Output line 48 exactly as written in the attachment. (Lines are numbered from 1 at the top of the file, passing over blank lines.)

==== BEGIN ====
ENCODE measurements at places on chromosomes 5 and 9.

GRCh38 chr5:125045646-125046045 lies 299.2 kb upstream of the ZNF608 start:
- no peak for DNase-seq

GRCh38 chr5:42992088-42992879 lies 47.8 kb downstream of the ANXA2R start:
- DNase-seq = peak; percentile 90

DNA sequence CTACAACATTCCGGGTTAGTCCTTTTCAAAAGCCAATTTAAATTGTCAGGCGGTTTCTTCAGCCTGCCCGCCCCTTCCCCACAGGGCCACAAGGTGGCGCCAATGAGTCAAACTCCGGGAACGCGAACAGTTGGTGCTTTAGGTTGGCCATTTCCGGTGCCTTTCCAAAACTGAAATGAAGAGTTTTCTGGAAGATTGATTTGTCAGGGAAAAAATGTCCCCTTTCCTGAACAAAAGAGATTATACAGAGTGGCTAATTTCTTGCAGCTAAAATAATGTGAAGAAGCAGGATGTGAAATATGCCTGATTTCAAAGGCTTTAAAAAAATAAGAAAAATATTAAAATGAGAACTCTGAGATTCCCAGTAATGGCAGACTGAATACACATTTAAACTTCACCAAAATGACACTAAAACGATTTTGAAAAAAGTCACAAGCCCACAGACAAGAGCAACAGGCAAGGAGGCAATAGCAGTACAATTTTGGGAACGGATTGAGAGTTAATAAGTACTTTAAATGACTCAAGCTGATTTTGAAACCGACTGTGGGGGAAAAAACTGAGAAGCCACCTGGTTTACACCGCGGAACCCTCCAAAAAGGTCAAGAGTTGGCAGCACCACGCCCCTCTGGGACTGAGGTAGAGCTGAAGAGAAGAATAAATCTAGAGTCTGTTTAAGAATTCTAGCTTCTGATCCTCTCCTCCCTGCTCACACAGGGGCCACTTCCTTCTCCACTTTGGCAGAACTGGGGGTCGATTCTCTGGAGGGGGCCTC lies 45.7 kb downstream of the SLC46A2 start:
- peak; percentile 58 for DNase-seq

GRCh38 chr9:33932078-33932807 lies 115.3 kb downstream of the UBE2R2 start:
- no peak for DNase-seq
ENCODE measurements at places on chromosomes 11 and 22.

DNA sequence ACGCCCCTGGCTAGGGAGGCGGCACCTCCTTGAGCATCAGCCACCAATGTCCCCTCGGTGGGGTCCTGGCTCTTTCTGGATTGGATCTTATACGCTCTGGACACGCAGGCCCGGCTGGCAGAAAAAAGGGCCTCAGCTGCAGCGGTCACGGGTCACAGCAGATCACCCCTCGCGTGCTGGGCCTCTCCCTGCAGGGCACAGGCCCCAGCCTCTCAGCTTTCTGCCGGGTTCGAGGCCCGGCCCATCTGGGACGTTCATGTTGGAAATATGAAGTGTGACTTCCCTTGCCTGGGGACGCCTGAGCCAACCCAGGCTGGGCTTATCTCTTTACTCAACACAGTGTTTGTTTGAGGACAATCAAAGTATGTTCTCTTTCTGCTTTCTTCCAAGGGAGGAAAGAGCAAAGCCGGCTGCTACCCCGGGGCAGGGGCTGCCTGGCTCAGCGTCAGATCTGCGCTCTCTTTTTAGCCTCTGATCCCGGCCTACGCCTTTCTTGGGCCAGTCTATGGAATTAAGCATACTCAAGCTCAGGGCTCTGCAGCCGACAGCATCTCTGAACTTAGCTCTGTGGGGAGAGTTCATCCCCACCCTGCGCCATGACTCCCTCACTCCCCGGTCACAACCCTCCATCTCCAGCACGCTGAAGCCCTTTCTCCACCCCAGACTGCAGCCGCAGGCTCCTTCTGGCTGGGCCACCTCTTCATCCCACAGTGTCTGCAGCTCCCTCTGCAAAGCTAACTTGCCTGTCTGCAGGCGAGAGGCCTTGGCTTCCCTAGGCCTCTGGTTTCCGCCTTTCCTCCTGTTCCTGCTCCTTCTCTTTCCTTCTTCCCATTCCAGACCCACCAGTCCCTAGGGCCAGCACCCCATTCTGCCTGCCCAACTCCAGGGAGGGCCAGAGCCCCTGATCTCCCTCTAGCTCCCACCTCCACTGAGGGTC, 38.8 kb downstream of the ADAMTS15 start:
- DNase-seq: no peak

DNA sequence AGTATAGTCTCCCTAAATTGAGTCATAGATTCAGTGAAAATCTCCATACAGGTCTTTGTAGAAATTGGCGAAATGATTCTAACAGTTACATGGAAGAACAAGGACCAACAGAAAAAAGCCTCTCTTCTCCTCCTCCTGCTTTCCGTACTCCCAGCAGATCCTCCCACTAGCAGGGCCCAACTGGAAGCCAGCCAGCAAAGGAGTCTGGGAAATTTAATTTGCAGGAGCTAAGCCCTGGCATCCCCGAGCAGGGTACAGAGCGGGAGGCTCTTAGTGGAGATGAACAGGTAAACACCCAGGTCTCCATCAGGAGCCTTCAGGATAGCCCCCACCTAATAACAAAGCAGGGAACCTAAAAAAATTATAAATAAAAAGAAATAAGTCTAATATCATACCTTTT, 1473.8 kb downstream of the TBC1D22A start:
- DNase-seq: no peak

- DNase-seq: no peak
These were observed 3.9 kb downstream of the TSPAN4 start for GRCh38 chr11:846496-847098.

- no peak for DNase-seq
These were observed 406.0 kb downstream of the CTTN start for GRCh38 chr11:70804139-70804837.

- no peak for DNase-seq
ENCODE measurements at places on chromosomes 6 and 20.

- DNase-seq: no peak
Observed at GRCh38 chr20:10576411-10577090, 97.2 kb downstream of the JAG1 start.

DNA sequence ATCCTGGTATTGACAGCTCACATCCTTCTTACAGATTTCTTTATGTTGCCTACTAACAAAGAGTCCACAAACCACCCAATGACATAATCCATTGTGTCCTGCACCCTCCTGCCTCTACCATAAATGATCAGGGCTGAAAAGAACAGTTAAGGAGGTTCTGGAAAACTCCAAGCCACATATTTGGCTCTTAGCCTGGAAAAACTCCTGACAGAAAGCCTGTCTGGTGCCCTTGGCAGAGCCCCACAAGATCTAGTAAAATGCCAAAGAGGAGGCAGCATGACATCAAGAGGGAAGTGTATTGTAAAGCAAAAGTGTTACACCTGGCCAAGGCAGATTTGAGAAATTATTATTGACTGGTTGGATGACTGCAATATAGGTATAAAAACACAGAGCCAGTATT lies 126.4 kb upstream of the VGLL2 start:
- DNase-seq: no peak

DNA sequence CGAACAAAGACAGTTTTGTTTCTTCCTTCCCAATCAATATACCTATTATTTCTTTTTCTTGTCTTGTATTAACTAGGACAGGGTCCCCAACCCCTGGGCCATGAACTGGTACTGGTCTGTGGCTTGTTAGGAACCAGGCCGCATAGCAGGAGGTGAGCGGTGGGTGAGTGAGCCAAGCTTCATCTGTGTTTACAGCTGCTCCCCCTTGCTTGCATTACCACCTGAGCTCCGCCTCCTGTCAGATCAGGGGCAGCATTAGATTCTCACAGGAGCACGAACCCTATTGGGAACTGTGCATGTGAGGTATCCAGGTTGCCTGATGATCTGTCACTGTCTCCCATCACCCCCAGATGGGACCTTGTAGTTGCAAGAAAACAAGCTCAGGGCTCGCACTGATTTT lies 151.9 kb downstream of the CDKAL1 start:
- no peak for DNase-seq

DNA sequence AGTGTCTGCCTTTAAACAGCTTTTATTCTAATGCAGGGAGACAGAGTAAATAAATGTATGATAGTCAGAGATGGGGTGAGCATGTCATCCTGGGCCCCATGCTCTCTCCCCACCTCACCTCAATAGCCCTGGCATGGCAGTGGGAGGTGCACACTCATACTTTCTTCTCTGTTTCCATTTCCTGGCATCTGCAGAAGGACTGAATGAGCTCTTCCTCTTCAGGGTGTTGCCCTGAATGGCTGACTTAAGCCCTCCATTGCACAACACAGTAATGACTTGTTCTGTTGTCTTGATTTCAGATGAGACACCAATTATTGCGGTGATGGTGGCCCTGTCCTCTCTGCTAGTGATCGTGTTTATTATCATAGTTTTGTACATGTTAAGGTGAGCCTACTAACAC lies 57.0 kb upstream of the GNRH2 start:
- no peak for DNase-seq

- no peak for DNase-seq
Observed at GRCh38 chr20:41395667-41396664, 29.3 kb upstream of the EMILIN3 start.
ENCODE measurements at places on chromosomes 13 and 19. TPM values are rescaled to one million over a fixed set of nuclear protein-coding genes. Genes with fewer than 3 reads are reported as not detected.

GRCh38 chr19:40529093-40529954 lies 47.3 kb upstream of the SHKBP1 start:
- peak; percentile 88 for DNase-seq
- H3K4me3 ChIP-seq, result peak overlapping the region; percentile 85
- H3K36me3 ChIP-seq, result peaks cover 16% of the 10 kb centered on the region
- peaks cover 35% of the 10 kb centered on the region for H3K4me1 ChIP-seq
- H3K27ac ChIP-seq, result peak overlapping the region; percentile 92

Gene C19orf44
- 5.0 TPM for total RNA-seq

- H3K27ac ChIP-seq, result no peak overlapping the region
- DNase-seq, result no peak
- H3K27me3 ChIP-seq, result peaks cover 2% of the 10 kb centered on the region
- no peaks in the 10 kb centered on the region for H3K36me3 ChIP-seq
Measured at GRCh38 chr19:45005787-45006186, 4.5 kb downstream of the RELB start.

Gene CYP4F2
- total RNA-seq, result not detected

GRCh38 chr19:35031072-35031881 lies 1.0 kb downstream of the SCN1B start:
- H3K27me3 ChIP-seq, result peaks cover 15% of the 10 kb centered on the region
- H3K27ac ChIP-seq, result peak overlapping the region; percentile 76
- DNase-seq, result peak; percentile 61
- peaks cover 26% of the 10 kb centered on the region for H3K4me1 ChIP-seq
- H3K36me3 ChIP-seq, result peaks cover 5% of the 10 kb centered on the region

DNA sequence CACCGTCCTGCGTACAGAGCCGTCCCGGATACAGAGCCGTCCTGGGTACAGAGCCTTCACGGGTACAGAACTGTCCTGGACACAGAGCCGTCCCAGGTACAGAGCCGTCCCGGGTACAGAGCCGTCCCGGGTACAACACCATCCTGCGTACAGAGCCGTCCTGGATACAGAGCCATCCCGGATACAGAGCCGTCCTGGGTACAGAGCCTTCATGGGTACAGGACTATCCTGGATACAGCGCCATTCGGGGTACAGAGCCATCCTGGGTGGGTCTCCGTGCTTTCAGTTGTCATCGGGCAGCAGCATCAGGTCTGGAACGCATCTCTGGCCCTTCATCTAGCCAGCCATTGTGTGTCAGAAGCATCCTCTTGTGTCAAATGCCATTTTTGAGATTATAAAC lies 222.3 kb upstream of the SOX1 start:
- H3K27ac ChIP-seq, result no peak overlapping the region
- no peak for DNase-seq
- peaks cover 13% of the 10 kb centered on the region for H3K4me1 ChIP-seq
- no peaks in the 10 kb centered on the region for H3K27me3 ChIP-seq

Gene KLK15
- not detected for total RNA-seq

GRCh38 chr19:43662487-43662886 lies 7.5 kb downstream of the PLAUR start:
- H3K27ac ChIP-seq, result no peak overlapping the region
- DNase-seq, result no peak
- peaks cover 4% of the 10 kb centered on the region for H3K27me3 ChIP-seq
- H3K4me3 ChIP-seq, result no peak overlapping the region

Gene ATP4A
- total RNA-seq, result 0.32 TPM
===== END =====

- H3K27me3 ChIP-seq, result peaks cover 15% of the 10 kb centered on the region